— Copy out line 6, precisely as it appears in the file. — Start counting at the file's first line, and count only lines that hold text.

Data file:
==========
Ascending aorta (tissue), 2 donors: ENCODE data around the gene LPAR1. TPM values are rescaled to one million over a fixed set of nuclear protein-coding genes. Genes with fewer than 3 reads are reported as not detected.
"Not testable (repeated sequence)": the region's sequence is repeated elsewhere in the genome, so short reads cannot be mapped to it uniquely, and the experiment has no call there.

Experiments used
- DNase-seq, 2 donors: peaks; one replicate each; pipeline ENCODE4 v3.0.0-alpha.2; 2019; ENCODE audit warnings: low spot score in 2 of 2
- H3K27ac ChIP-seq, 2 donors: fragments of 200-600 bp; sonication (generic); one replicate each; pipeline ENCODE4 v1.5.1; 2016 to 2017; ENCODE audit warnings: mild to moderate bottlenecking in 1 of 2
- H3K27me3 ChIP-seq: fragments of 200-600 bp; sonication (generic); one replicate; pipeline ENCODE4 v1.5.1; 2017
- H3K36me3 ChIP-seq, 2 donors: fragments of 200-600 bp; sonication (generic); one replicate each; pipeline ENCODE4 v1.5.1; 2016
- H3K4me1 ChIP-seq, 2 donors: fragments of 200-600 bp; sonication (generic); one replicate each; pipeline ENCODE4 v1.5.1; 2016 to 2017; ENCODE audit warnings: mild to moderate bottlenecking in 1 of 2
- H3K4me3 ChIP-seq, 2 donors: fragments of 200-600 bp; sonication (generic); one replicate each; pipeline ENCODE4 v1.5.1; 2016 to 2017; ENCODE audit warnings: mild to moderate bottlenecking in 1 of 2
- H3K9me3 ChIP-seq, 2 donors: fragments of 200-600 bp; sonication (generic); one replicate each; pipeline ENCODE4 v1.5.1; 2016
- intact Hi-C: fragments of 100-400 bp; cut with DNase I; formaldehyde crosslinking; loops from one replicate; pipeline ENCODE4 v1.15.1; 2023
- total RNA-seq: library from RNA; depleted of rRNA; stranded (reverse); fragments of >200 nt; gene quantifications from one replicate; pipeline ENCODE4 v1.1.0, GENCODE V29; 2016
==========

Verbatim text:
- H3K27me3 ChIP-seq: fragments of 200-600 bp; sonication (generic); one replicate; pipeline ENCODE4 v1.5.1; 2017